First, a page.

Teacher pension systems can be quite complex. There are specific rules that vary state-to-state that affect any given teachers’ annual pension benefit after retirement. There are wider contexts to consider as well. For example, in some states teachers are not covered by Social Security, unlike most employees who can count on Social Security on top of their 401k or pension once they retire. Add all this together, and it can be challenging for teachers to have an accurate sense of how their annual pension benefit is calculated and, in the end, determine the value of their yearly retirement.
So how are teacher pensions calculated?
The first thing to know is that most states have a minimum number of years of service teachers must meet before they are even eligible for a pension, also known as a vesting period. As such, teachers must work a minimum number of years, often five or ten years, to actually qualify for a pension upon retirement. If teachers leave before meeting that threshold, when they retire, they’ll only receive the money they’ve personally put in and, in some cases, a bit of interest on that investment.
For those educators who work beyond the vesting requirement, traditional pensions are based on the teacher's years of experience and a measure of "final average salary," usually the average of the teacher's salary in the last three or five years prior to retirement. In general, the longer a teacher has worked and the higher her salary, the higher her pension will be. There is one more factor: a state-set benefit "multiplier," typically around 2 percent, that literally multiplies all of these variables together to determine how much a teacher will receive yearly during retirement.
The example below is a typical state pension structure and illustrates how teacher retirement benefits are typically calculated:
That's not all. States also set a minimum retirement age, before which teachers can’t access their pension benefits, and years of service requirements that teachers must meet to receive full benefits. For example, some states employ the "Rule of 80," which sets the retirement age as the point when the sum of an educator’s age and years of service add up to at least 80. States also set early retirement ages, at which point workers can collect reduced benefits. How much early retirement affects benefits varies by state.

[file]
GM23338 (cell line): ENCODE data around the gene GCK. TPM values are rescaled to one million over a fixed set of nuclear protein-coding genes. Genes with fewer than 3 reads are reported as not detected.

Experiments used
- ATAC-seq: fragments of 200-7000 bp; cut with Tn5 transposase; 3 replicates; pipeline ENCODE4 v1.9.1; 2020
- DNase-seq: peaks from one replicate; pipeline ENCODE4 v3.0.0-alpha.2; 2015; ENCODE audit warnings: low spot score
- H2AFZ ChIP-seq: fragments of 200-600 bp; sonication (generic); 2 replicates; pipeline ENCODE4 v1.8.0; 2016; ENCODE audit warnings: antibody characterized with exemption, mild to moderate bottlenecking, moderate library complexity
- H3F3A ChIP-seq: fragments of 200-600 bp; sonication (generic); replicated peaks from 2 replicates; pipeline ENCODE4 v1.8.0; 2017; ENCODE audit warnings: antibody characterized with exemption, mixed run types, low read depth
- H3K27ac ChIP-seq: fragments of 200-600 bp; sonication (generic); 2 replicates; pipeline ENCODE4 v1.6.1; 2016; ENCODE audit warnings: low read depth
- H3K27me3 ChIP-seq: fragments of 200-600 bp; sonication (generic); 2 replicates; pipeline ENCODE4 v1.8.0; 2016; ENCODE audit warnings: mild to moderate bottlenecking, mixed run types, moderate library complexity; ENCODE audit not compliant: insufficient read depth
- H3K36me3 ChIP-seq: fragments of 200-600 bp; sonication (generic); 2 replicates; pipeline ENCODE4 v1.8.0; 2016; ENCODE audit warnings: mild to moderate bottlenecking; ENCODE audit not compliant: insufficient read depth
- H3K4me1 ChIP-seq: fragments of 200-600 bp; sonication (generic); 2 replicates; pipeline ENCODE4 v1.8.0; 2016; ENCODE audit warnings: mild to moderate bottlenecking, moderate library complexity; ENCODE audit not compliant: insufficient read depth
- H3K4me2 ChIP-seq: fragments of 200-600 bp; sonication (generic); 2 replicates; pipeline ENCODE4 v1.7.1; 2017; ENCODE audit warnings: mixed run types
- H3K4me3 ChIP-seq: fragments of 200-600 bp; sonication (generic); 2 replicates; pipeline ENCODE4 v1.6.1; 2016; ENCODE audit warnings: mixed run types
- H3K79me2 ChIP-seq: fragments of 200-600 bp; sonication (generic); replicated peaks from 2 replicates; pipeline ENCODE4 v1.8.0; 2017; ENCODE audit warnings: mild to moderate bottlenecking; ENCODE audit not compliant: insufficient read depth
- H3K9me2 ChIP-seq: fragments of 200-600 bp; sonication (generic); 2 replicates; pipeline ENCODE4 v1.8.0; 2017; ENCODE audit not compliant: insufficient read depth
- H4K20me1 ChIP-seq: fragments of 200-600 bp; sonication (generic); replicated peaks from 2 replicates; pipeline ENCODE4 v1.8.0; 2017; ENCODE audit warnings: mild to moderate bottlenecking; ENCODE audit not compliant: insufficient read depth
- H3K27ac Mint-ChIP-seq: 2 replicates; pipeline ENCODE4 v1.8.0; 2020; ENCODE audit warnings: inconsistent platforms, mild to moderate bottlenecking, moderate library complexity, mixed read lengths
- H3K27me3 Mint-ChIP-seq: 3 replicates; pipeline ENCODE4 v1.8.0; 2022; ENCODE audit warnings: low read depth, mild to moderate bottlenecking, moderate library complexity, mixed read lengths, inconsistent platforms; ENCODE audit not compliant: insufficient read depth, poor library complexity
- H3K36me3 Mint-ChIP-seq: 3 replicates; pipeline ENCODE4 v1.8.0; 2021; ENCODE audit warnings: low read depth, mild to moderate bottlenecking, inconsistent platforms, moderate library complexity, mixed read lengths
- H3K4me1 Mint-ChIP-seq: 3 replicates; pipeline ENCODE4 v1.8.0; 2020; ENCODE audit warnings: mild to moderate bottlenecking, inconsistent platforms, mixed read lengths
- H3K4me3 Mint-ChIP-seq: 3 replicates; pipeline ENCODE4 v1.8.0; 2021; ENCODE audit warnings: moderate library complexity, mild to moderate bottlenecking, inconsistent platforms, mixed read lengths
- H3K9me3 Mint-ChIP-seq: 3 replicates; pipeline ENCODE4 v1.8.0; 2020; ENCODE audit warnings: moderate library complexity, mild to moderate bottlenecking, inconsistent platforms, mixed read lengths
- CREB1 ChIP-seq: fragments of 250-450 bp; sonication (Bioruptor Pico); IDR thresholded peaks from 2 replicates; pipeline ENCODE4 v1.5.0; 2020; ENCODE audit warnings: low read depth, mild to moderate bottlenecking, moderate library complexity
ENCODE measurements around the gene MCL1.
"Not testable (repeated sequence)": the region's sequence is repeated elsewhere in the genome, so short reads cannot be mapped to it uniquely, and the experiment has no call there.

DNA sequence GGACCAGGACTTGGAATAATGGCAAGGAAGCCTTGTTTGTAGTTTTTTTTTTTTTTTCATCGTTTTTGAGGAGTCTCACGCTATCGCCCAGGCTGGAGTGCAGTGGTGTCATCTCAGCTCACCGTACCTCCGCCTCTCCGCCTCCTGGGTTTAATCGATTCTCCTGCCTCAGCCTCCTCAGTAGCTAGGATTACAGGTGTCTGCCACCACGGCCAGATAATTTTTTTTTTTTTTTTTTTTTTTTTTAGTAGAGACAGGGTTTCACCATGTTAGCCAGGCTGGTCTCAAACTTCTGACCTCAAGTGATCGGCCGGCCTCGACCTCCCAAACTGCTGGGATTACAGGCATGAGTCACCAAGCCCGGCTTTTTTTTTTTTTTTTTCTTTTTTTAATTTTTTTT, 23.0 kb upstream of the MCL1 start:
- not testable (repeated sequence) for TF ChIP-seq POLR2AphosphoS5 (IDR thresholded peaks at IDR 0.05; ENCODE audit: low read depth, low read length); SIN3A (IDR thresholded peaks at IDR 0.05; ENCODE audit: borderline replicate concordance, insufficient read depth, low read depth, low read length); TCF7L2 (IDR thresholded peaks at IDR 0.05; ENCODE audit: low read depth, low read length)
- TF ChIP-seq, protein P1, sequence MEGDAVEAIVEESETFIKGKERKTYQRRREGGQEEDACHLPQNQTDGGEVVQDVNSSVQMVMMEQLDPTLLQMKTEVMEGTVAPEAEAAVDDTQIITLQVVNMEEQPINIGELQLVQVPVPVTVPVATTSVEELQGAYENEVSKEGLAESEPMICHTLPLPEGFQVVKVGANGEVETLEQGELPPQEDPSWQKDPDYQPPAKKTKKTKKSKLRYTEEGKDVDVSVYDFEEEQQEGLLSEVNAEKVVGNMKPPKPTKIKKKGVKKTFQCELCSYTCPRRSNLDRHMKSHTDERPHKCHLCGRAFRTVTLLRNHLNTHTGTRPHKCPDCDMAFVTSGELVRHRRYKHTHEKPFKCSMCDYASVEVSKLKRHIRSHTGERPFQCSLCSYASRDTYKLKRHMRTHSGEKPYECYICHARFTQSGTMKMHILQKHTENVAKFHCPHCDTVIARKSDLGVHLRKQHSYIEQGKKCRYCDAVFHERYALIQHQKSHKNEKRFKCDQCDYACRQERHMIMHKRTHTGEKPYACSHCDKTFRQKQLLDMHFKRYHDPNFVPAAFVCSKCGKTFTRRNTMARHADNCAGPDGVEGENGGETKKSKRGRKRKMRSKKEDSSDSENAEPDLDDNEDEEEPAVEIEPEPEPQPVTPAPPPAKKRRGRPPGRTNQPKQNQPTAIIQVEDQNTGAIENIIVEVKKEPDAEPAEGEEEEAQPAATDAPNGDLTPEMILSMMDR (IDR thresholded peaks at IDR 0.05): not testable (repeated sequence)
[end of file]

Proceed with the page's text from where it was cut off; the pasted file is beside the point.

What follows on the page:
Researchers have found that traditional teacher pension benefits are back-loaded in that most of their value comes as the teacher nears the normal retirement age. That happens because pension plans use the "final average salary" in the years they were earned; they do not adjust for inflation, and someone who leaves the profession years before collecting a benefit will see their pension gradually wear away to inflation. As a result, teacher pension plans typically provide generous retirement benefits only to those who teach for multiple decades. On the other hand, those with shorter careers receive scant, and in some cases, no pension benefit.
Here are a few other things teachers should consider when thinking about their retirement:
- What is the state’s vesting period? In other words, how long do you need to work before you will qualify for a pension?
- How much are you contributing per month to your pension? How much does the state contribute on your behalf on top of that?
- Are you enrolled in Social Security, or are you solely dependent on your pension and your own personal savings?
- If you’re a new teacher, does your state offer alternative retirement plans that might be more portable than the traditional pension plan?
Generally speaking, due to how pension systems are designed, only about half of teachers ever earn a pension. Instead, they only receive their own contributions made to the pension fund. Among those who do earn a pension, only those teachers who spend most of their careers working in the same state are the true "pension winners." Current and prospective teachers, particularly those living in states with other retirement options, should think carefully about which retirement saving strategy works best for them.